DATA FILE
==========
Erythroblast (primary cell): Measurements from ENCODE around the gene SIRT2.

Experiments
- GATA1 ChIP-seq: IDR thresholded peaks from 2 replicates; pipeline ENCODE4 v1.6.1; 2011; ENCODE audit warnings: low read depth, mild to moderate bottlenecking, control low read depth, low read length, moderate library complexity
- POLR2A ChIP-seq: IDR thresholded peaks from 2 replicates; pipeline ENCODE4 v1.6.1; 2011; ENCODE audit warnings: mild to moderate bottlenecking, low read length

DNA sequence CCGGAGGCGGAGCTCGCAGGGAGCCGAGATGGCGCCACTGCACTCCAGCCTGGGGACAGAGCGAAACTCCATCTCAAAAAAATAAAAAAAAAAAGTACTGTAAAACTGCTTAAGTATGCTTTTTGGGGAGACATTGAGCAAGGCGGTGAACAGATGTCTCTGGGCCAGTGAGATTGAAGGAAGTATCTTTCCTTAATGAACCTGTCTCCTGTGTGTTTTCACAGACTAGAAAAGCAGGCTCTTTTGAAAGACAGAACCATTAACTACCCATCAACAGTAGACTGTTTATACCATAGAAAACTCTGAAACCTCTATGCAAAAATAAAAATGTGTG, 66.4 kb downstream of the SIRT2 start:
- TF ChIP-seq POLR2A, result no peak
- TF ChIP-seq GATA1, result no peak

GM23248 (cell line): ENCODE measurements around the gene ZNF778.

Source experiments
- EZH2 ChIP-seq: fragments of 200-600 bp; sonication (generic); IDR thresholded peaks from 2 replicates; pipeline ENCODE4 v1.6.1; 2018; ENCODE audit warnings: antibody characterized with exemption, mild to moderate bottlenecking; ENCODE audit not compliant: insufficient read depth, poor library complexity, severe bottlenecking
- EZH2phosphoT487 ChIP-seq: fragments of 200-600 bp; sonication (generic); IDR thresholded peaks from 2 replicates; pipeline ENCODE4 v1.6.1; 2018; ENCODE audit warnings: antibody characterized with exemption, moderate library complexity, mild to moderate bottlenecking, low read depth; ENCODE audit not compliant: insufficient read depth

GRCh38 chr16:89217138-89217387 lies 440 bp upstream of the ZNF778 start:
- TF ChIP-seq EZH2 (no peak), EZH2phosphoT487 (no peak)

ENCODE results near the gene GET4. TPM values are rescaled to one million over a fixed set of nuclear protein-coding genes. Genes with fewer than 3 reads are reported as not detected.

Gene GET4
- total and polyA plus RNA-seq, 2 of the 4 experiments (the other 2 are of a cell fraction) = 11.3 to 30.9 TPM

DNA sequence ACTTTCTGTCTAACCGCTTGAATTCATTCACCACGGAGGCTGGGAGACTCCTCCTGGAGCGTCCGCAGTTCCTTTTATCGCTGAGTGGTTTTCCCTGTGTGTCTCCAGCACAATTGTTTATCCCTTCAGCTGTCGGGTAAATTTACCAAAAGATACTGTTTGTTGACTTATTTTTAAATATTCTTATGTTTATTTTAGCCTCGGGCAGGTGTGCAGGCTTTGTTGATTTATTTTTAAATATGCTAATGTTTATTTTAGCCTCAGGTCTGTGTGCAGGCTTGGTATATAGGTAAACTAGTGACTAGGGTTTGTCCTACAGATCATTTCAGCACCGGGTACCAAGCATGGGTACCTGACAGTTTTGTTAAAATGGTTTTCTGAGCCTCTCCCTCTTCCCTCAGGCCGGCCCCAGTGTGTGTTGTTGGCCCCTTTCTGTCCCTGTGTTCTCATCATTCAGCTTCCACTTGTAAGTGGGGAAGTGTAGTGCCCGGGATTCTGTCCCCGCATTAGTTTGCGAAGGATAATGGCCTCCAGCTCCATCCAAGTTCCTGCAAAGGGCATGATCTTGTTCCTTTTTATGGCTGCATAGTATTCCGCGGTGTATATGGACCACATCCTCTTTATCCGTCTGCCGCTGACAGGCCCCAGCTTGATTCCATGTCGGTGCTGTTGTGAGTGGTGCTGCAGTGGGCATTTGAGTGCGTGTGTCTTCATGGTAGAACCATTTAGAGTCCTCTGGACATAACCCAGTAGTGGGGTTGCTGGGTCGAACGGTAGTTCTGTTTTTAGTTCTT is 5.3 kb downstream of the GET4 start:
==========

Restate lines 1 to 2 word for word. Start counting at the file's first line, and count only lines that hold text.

Erythroblast (primary cell): Measurements from ENCODE around the gene SIRT2.

Experiments